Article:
In the second edition, the authors have enhanced and updated the cutting-edge information on early language development, literacy acquisition, and some of the factors that can delay or even derail the normal progression. They have amplified innovations that students found useful in the first edition while updating the text with respect to current research and theory. The organization of the text has been streamlined, and some of the theory and research has been clarified and illustrated with additional or updated videographic illustrations.
The second edition includes much more information about serving homeless students, including mitigating the effects of chaos through increasing executive functioning skills. The author works directly with homeless people on the streets and therefore includes a broad-based (hands-on and research) perspective about meeting the unique needs of this population.
The second edition contains new information about using Response to Intervention (RtI) to serve low-SES students in general education classroom settings. Updated technology recommendations (e.g., using iPad and YouTube technology) are presented. The section on increasing the literacy skills of low-SES students has been expanded, as well.
In sum, the second edition of Increasing Language Skills of Students from Low-Income Backgrounds is a must-have for any professional who serves students and their families from low-SES backgrounds.
Five core chapters (language description; brain structure and function; pragmatic and semantic stages of speech production; syntactic, morphological, phonological, and phonetic stages of speech production; and experimental psycholinguistics) form the foundation for chapters, presenting classic and recent research on aphasia, first language development, reading, and second language learning. A final chapter demonstrates how linguistics and psycholinguistics can and should inform classroom and clinical practice in test design and error analysis, while also explaining the care that must be taken in translating theoretically based ideas into such real-world applications. Concepts from linguistics, neurology, and experimental psychology are kept vivid by illustrations of their uses in the real world, the clinic, and language teaching. Technical terms are clearly explained in context and also in a large reference glossary.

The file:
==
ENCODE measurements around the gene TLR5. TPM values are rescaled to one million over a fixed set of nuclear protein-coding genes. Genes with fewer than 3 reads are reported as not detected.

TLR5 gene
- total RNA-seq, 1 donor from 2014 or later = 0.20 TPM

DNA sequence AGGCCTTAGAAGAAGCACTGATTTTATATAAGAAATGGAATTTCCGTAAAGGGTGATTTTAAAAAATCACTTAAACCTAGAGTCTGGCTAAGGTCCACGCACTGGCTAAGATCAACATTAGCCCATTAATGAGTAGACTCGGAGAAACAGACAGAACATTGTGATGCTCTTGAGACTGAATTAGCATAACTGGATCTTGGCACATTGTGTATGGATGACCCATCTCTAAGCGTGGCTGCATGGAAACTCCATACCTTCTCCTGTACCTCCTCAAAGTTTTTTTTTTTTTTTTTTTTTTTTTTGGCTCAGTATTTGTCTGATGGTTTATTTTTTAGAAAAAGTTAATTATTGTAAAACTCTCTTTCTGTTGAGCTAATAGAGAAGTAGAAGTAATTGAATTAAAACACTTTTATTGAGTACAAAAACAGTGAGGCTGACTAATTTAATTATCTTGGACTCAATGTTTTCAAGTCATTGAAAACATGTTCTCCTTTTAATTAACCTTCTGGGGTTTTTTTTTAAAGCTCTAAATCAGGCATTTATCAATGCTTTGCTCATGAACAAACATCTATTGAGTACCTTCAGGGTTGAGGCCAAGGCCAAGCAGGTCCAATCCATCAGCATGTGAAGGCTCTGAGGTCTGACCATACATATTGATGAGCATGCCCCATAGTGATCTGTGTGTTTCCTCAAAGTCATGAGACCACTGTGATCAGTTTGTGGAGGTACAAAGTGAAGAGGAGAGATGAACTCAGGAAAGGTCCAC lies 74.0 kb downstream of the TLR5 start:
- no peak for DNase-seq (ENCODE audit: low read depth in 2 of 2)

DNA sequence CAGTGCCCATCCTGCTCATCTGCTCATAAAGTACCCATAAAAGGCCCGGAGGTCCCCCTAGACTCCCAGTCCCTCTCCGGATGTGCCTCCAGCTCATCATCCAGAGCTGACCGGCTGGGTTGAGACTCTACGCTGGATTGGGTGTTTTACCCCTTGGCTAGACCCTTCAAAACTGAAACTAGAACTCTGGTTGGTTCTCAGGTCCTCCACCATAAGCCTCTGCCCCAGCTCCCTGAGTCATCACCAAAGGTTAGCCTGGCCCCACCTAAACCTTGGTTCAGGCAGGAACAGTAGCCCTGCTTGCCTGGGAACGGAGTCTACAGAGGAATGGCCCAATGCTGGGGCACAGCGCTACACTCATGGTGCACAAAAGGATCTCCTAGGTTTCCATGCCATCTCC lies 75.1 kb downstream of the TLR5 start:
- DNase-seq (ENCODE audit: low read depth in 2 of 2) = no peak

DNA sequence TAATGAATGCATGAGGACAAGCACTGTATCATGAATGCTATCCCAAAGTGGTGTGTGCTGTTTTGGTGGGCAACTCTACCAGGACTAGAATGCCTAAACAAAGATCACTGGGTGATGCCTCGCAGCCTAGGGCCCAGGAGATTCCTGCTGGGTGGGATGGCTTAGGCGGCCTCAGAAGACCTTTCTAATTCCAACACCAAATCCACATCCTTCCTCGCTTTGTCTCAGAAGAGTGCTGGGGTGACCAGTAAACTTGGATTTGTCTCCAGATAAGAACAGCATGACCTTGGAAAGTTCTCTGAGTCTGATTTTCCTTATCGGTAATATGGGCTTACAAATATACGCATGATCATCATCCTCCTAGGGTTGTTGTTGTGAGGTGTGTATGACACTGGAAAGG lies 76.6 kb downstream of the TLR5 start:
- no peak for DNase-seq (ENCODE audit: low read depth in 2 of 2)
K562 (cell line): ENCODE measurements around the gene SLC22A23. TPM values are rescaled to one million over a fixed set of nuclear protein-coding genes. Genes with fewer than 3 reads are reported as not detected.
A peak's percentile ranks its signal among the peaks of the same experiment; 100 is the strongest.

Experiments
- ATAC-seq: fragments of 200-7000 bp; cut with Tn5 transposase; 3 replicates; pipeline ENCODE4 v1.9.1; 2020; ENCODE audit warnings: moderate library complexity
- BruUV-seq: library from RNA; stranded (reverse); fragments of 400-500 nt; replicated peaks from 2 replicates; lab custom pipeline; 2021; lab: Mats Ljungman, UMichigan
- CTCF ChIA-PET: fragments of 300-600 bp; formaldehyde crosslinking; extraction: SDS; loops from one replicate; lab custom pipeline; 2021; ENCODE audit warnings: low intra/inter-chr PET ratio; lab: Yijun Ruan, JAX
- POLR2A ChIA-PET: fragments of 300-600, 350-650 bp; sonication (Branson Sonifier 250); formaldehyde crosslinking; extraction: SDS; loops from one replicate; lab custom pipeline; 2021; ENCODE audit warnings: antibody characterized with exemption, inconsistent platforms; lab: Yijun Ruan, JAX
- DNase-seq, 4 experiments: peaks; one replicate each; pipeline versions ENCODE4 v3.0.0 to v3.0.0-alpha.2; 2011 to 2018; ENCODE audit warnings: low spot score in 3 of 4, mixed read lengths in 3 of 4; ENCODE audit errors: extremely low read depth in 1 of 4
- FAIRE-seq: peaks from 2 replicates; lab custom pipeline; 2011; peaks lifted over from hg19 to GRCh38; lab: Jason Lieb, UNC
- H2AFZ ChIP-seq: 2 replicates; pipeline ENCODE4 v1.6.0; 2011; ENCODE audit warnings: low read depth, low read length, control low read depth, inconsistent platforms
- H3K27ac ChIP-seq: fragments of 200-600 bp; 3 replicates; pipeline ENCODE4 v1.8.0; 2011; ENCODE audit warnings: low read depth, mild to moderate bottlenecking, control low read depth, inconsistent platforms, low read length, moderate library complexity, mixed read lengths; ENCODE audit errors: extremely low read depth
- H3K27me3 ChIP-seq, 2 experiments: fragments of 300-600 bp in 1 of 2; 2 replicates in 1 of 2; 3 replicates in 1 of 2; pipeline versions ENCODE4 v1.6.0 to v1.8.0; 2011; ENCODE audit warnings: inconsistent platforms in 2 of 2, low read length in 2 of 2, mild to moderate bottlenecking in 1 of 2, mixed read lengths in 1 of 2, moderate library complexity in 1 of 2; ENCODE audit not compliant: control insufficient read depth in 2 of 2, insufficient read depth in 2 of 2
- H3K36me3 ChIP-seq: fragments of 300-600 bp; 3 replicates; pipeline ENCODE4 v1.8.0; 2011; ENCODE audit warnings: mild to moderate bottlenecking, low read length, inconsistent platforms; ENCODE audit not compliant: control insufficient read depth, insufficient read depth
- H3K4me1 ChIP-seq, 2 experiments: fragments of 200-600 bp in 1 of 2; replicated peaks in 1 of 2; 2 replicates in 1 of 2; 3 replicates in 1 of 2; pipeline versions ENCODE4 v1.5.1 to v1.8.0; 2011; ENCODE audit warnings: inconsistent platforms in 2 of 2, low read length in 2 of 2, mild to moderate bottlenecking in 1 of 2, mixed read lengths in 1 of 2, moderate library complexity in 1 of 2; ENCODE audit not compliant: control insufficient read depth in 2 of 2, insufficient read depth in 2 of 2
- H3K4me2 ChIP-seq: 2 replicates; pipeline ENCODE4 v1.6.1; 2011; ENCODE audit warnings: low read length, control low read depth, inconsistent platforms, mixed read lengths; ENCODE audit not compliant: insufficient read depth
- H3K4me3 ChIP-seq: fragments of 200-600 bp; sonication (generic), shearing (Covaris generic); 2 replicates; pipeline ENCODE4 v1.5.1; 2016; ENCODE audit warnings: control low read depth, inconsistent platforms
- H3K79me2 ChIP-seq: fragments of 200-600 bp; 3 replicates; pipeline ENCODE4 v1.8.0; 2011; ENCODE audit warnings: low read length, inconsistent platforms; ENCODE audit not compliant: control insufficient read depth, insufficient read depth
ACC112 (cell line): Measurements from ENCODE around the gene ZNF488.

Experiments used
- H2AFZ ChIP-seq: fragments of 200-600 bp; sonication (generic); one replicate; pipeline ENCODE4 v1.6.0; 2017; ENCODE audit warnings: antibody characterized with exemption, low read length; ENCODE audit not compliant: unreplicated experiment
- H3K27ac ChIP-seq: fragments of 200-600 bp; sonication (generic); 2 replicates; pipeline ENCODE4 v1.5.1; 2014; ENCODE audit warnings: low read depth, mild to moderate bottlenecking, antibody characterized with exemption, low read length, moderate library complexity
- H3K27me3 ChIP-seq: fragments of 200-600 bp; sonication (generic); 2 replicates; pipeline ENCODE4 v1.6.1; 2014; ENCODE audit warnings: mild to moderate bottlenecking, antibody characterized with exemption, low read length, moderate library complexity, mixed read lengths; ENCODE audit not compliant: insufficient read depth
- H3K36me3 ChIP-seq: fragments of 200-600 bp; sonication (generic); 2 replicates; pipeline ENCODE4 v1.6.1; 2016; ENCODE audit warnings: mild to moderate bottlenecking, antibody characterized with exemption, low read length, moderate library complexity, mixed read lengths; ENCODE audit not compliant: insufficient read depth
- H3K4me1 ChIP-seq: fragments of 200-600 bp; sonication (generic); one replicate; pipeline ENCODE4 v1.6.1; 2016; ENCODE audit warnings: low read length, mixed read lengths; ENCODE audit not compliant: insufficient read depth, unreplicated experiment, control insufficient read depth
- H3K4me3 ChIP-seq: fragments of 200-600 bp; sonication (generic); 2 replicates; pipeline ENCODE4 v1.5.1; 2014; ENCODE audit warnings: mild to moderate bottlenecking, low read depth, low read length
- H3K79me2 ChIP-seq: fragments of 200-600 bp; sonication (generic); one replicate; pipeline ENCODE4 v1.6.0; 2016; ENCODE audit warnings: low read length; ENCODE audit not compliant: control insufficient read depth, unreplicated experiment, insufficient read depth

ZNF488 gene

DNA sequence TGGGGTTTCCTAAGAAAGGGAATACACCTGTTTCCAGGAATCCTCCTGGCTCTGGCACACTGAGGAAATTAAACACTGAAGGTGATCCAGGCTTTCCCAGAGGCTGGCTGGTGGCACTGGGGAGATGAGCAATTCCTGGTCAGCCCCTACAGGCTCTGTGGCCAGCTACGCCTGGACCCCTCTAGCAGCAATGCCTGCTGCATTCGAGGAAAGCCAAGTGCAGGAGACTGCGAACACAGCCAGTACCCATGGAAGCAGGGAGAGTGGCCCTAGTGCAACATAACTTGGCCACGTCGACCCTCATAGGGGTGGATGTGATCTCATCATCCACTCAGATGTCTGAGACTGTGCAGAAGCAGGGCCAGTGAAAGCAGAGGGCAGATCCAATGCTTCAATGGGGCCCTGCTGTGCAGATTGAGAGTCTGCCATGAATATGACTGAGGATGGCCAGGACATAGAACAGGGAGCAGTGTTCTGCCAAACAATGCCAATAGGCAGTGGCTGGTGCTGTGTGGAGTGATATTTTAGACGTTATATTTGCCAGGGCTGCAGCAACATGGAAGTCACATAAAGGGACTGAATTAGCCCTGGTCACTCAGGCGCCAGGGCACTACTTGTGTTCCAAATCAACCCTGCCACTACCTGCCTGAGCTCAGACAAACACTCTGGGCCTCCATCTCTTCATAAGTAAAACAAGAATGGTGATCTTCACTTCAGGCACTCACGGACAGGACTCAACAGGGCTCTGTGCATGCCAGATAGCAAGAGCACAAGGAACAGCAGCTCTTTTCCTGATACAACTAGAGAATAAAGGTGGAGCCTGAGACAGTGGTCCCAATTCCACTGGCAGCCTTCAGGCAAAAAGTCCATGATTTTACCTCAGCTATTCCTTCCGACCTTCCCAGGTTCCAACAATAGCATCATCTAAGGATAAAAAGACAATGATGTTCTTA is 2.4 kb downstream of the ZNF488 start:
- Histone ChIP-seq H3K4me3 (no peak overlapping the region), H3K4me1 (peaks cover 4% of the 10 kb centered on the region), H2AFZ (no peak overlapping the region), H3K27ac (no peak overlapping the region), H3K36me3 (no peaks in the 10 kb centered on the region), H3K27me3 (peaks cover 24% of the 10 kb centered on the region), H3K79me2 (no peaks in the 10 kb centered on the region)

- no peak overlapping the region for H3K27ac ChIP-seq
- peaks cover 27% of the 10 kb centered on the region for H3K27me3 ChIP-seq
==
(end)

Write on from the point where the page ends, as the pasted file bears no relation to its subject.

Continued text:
Disclaimer: Please note that ancillary content (such as documents, audio, and video, etc.) may not be included as published in the original print version of this book.
Provided in this text are vignettes that illustrate the reality of special education. Additionally, approaches for addressing the real-word needs of students with ASD are provided, along with evidence-based support that describes the positive results of the strategies described. This text also introduces coaching methods that will guide teachers and instructional staff to create and maintain a "solutions-focused" coaching community.
The first section of the book presents a multi-tiered model for providing coaching at varying levels of support intensity, along with the numerous important considerations involved in implementing effective coaching supports. The second section presents an outline of effective practices in utilizing coaching strategies to support teachers in planning for the instruction of meaningful skills to students with ASD utilizing a team-based, collaborative coaching model. The third section provides numerous practical, evidence-based strategies to be used by coaches and teachers in teaching meaningful skills to students with ASD. The final chapter addresses critical issues involved in building the capacity of districts to evaluate, oversee and support the effective coaching of teachers in providing evidence-based practices to students with ASD.
Educating Students With Autism Spectrum Disorder serves as a clinical guide and delivers a practical discussion of high-quality coaching as an emerging best practice for supporting special educators (teachers and paraprofessionals) as well as school-based service providers (speech-language pathologists and occupational therapists). It is a valuable primary text for special education teachers in training, a resource for professional development personnel, and a tool for researchers and graduate students in education and teaching programs.
Key features include:Chapter objectivesReal-life vignettesReproducible formsSummary questions
The author developed the Neurolinguistic Approach to Reading (NAR) based on more than 25 years of experience working with individuals with dyslexia. This inclusive approach is based on the complete communication process, oral and written.
This text comes at a crucial time as the scope of practice for speech-language pathology has greatly expanded with the increased recognition of the direct relationship between oral language and a child's ability to read and spell. Additionally, the American Speech-Language-Hearing Association has defined the SLP's role in the remediation of literacy disabilities such as dyslexia.hrough this effective text and utilizing NAR as a treatment framework, SLPs in all work environments can be more involved in working with individuals with dyslexia.